Seething national jealousies erupted in 1914, plunging Europe into war. Asked to bless the armies of the Austro-Hungarian empire, Pope St. Pius X resolutely refused. “I bless peace, not war!” Ongoing reports of the brutal carnage broke the Holy Father’s gentle heart. Within weeks after the start of the Great War he was dead.
Hundreds of thousands of soldiers died in the months following. On December 7, Pius’ horrified successor, Benedict XV, ardently appealed the belligerents to call a truce for Christmas Eve, “that the guns might fall silent at least on the night the angels sang.” Germany’s Kaiser Wilhelm II was amenable; British Prime Minister David Lloyd George merely sneered.
Benedict organized a bureau of war refugees while tirelessly begging the nations cease hostilities. On May 5, 1917, the Pope of Peace added the invocation “Queen of Peace” to the Litany of Loreto. Eight days later, the Virgin made the first of a series of appearances to three shepherd children in Fatima, Portugal. The war ended on November 11, 1918.
With the midcentury approaching, Pope Pius XII proclaimed a Holy Year for 1950. The Jubilee’s high point occurred when Pius defined as revealed truth the ancient truth that the Blessed Virgin was assumed, body and soul, into heaven, marking the event by adding the invocation “Queen assumed into Heaven” to the litany. As a further tribute to the Mother of God assumed into heaven, Pius proclaimed 1954 an extraordinary jubilee as a “Marian Year.”
In 1980, Pope St. John Paul II directed that Mary’s age-old title “Mother of the Church,” employed by St. Ambrose and Pope St. Leo the Great, be added to the litany, in recognition of Jesus entrusting Mary to us from the cross, making His Mother our Mother. The title reminds us that, as Mary gave birth to Jesus in Bethlehem, she likewise was present at Pentecost. Again, the Holy Spirit descended at the birth of the Church, the Mystical Body of her Son, beginning the mission of bringing Jesus’ life-giving grace to all the world.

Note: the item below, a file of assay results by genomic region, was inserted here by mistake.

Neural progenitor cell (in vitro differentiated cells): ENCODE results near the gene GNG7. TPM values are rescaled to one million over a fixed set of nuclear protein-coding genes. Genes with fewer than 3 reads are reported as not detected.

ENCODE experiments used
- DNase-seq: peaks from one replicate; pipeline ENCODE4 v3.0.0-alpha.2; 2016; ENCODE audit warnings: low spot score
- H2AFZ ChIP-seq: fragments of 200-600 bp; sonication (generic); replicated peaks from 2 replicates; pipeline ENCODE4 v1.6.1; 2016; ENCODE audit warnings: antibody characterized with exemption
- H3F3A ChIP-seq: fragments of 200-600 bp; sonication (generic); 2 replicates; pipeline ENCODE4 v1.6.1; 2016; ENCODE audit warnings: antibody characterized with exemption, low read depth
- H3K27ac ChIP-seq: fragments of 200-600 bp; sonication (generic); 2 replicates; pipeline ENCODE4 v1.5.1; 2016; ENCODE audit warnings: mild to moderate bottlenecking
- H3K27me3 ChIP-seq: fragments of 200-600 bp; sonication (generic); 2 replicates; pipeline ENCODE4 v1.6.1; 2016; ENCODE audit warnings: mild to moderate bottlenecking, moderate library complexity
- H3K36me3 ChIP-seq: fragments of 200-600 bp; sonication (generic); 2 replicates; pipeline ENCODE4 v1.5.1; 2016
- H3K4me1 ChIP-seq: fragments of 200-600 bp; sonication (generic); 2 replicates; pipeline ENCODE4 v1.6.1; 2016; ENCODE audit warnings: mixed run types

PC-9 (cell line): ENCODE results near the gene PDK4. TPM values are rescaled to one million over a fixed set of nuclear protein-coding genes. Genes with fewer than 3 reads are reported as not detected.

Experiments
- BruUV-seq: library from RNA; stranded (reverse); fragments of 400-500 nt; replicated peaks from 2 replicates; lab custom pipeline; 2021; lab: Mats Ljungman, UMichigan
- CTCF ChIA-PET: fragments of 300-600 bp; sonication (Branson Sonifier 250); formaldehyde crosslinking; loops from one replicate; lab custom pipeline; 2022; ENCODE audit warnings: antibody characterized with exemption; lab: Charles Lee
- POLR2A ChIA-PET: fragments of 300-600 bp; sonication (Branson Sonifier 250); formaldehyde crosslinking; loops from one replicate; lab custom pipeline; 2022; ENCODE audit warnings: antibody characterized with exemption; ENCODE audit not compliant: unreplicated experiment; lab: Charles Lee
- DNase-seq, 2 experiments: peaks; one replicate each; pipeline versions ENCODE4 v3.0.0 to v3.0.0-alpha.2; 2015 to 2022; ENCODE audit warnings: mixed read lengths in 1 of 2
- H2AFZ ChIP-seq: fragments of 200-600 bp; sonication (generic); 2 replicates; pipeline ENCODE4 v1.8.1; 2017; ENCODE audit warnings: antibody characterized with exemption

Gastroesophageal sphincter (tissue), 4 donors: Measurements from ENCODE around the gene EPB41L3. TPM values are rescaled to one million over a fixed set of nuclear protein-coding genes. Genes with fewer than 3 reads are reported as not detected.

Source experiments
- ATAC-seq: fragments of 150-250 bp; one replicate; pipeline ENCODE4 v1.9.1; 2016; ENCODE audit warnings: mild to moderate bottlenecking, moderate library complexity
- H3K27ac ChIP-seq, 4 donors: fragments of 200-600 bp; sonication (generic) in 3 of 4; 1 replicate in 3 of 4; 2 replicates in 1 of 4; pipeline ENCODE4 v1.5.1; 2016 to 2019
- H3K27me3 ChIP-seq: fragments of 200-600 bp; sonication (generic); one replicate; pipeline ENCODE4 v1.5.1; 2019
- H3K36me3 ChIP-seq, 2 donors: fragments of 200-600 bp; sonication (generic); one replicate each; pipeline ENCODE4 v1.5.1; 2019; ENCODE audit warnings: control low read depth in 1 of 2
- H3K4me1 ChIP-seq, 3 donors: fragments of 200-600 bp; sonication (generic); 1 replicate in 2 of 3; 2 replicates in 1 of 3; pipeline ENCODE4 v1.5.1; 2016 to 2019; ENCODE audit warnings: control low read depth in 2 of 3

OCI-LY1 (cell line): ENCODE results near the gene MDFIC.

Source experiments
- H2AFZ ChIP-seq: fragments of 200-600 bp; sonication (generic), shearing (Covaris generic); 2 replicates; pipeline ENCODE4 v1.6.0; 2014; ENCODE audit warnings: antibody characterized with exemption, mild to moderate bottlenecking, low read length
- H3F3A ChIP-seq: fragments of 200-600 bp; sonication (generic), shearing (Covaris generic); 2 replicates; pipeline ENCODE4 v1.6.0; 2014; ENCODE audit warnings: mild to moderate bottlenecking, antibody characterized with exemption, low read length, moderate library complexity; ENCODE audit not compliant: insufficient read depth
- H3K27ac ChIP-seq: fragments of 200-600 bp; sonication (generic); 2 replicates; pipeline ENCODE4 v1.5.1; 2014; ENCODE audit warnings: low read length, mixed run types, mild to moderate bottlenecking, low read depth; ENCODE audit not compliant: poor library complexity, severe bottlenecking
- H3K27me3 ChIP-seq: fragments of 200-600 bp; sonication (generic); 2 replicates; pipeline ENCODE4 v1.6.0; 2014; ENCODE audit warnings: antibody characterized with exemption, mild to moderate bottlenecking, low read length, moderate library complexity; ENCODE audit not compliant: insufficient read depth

In memory of St. John Paul II’s devotion, in 2019, Pope Francis proclaimed a new obligatory memorial in honor of the Virgin. Mary, Mother of the Church (Mater Ecclesiae), is now celebrated on the Monday following Pentecost.
On December 31, 1995, St. John Paul II further enhanced the litany with the invocation to
Mary as “Queen of Families,” that she bless, guide, and protect each Christian family. In this way the saintly pontiff recognized the importance of “the family church” as the means by which grows the entire Church in love for Jesus our Savior.
On June 20, 2020, the Feast of the Immaculate Heart of Mary, Robert Cardinal Sarah, prefect of the Congregation for Divine Worship and the Discipline of the Sacraments, announced that Pope Francis desired three more invocations be added to the Litany of Loreto.
“Mother of Mercy,” again honored his predecessor, the pope who instituted the Sunday of Divine Mercy. This title is a sign also recognizing Pope Francis’ own devotion to “the quality of mercy” bestowed on us by God.
As “Mother of Hope,” Mary guides us to persevere in hope our life’s goal of attaining the heavenly goal of joining her and Jesus, her Son, the source of all goodness. In section 1817, the Catechism of the Catholic Church explains: “hope is the theological virtue by which we desire the kingdom of heaven and eternal life as our happiness, placing our trust in Christ’s promises, relying not on our own strength but on the help of the Holy Spirit.”
Mary’s designation as “Solace of Migrants” bids us to reflect on the flight into Egypt, when a needy family, fleeing persecution and death at the hands of a bitter, vengeful tyrant in their homeland, sought refuge in a nearby country. Pope Francis has championed migrants and refugees since his election in 2013.
Hold on — we’re not yet done! More of Mary’s numerous titles, well-known and obscure, will be discussed in our next installment.
Sean M. Wright, an Emmy-nominated television writer, is a Master Catechist in the Archdiocese of Los Angeles and an instructor within his parish’s RCIA team. He answers comments sent him at .